The story of a world in which the Confederate states won their freedom and the tensions that follow..
Civil WarOn November 13, 1861, the British mail packet Trent carrying two Confederate diplomats, James Mason and John Slidell arrived at London in the United Kingdom (then the most powerful nation in the world) to press the Confederacy’s case for diplomatic recognition by the main European powers (Britain and France). The two officials met with British foreign secretary John Russell and the French ambassador to the U.K. After various meetings the two countries agreed to aid the Confederacy, financially and militarily (The latter less so with France). The United states ambassador to Britain, Charles Francis Adams, Sr. was reported to have said to prime minister Henry John Temple, that they had made a "serious diplomatic error"
By December of that year several divisions of British and (to a lesser extent) French soldiers landed at Charleston, South Carolina and a few weeks after that, the Anglo-French expeditionary force along with their Confederate allies clashed with the Union army just outside Walterboro in Colleton County, South CarolinaAfter two days the Confederate allies massacred the Union forces who hurriedly retreated, Abraham Lincoln had supposedly sent a letter to the British prime minister warning him about the effects foreign military action would cause, but the letter never reached London.
In an attempt to outflank their enemy the Union army attacked the Virginian city of Harrisonburg but were met by 5 divisions of Confederate and British troops the outnumbered Union army held out for a couple of weeks, but were eventually defeated by British colonel Alexander walker
After numerous defeats Union leaders contemplated a diplomatic solution to end the war. The surrender of the entire western Union army was a powerful blow to the United states and after hearing that
the bulk of the Confederate army was less than 50 miles away from Washington D.C, President Lincoln sent his secretary of state, William H. Seward to meet with his Confederate counterpart Judah P. Benjamin in the fall of 1862 to discuss an end to the war and an overall solution to improve relations. On December 7, Seward signed the official surrender of the United states in the Confederate capital, Richmond.
After hearing of the surrender Jefferson Davis, President of the Confederate States made a speech announcing:
"Our secession is complete"
A great deal of psychological rebuilding was important in reconstruction. The Confederate states' heavy reliance on
slavery was a blessing and a curse, because although slavery was helping the C.S rebuild economically many slaves fled to the United States. Lincoln wanted to reassure the confederate people that their private property was safe and that the U.S. government would help the Confederate soldiers who still remained in Union territory round up the escaped slaves. This angered many in the radical abolitionist factions of the Republican party who felt that Lincoln had lost touch with their partys' goal of emancipation, this would eventually lead to the impeachment of Abraham Lincoln. John C. Frémont, who many saw as the leader of the radical Republican movement proposed the impeachment, which occurred on May 13 1864 on the charges of "high crimes and misdemeanors" In all, 65 senators voted guilty, and 35 voted not guilty on the charge. On December 20 Lincoln was removed from office and Andrew Johnson was sworn in as president. After relentless attacks from republicans, Johnson was beaten in a landslide victory for the GOP and John C. Frémont was sworn in as president on March 4 of the following year.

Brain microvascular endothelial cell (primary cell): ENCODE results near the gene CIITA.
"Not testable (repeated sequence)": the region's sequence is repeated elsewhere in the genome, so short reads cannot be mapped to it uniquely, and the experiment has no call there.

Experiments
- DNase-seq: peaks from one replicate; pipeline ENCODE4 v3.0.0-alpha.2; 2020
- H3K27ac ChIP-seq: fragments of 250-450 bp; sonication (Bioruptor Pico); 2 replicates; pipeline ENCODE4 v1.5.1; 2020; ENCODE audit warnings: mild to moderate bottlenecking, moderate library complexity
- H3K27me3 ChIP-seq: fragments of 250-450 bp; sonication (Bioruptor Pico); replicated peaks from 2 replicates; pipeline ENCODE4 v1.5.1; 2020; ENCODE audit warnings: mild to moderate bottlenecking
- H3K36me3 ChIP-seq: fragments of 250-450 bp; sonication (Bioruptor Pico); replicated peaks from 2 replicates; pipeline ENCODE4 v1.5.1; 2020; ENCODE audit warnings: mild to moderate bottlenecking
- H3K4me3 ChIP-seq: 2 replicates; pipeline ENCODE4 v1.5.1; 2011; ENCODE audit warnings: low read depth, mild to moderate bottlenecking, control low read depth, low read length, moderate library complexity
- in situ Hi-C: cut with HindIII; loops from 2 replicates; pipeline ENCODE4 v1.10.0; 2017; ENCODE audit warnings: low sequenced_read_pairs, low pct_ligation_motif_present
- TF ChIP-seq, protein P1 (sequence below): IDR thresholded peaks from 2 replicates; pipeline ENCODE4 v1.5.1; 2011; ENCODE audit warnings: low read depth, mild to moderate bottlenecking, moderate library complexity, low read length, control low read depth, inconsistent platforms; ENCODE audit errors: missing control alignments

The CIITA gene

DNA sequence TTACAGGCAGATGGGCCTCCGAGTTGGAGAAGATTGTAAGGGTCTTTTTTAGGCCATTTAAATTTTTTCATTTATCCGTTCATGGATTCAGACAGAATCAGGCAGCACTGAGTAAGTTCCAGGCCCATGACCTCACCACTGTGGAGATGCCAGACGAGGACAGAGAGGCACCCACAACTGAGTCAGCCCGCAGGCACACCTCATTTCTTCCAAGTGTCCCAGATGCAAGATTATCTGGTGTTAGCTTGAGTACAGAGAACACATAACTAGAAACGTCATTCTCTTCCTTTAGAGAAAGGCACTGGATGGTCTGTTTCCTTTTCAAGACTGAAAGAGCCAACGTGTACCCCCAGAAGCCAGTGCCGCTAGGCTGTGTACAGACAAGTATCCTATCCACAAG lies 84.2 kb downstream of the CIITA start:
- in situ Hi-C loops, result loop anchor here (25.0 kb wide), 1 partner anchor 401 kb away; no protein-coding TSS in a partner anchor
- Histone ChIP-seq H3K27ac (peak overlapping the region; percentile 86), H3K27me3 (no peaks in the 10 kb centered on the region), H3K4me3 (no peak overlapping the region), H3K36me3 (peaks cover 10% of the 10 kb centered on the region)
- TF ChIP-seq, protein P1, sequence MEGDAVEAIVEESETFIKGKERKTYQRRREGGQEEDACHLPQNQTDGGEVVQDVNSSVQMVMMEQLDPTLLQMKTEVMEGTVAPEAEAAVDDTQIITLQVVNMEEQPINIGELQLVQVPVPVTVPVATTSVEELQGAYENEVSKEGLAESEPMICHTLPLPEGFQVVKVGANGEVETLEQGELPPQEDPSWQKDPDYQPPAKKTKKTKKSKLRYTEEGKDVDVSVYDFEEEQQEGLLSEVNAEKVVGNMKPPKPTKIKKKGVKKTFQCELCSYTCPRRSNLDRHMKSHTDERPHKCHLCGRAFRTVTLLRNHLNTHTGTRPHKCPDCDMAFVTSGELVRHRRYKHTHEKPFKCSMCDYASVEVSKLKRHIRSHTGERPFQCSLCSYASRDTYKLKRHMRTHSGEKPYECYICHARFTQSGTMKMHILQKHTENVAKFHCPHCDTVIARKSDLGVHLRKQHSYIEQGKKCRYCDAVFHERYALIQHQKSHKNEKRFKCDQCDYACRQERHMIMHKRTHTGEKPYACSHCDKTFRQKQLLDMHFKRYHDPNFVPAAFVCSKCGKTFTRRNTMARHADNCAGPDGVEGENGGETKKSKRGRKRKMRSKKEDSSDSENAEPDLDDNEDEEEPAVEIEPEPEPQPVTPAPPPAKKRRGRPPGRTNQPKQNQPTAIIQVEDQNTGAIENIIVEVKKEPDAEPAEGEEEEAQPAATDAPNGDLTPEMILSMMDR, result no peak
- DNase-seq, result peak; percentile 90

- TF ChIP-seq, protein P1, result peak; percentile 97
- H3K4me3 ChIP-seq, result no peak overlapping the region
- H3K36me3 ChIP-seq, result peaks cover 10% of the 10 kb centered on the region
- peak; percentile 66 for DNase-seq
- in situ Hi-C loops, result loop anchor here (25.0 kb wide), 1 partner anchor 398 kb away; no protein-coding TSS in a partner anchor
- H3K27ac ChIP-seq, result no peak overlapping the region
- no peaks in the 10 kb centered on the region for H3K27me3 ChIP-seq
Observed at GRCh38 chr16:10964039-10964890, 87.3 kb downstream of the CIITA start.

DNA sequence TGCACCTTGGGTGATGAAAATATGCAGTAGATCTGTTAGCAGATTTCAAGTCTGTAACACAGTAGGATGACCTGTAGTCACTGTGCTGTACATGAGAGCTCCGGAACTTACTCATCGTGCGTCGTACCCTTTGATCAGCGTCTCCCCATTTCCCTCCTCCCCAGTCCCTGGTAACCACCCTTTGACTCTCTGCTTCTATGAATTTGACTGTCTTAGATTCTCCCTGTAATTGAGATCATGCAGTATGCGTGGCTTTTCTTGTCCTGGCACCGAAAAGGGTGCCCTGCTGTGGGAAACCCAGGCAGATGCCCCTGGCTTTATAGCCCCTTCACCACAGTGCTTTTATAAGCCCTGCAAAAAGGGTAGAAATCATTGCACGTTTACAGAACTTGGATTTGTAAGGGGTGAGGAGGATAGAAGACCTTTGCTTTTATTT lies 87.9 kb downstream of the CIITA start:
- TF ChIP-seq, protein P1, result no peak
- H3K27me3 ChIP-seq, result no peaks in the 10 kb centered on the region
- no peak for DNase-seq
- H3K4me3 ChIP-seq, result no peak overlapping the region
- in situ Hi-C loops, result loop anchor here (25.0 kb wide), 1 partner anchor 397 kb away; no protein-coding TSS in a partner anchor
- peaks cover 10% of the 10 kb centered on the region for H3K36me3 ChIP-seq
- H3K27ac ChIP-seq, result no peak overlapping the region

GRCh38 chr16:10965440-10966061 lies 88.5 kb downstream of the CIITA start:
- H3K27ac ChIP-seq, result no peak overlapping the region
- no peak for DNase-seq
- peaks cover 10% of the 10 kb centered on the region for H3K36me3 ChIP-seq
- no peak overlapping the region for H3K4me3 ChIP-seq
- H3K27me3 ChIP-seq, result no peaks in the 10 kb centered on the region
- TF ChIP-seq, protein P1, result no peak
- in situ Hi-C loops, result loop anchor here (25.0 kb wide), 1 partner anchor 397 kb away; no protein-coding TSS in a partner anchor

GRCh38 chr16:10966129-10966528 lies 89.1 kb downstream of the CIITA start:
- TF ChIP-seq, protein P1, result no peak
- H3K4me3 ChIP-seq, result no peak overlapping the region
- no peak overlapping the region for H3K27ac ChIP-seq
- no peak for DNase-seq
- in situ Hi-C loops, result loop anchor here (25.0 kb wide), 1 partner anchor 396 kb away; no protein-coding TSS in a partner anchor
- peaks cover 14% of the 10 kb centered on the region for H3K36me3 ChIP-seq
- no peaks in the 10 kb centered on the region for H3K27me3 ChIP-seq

Many people in the C.S. felt they had a duty to help their northern neighbour, President Davis and the confederate government created the "Money for the North" initiative, they hoped this would help mend relations with the U.S. but President Frémont's hardline position against the confederate nation was a huge hurdle. Frémont
convinced congress to eventually pass a law, called "Red stamp law" this prohibited the use of C.S. currency to aid the government. Various people felt this was a
foolhardy move which would halt reconstruction and so a month later Frémont's Secretary of state, Simon Cameron convinced the president that this C.S. money was their only hope, the money was grudgingly accepted but it was all marked with a "warning", reminding people that this money was the product of slave labour.
The Spanish-American War
By the 1890's the U.S. and C.S. were at relative peace, trade between the two nations was strong and the bitterness felt after the civil war had passed. Both countries had built up a strong navy and often conducted "friendship gestures", however tensions between the American countries and the Spanish empire were beginning to show, the U.S and especially the C.S. were sympathetic to the rebelling Cubans. As a token of goodwill the Confederate states sent a ship to send supplies to the rebels, the CSS Texas. The CSS Texas arrived in Havana on January 25, 1898. Her stay was uneventful until the following month. On February 15, 1898, at 9:40 p.m. the Texas sank in Havana harbour after an explosion, resulting in the deaths of 266 men. An American inquiry reported that it was caused by a mine. At the time the Spanish attributed the event to an internal explosion. Confederate newspapers instantly blamed the Spanish calling it an "act of war". Public support for military action against Spain increased until C.S. President Joseph Blackburn realised the benefits of a victory in such a war.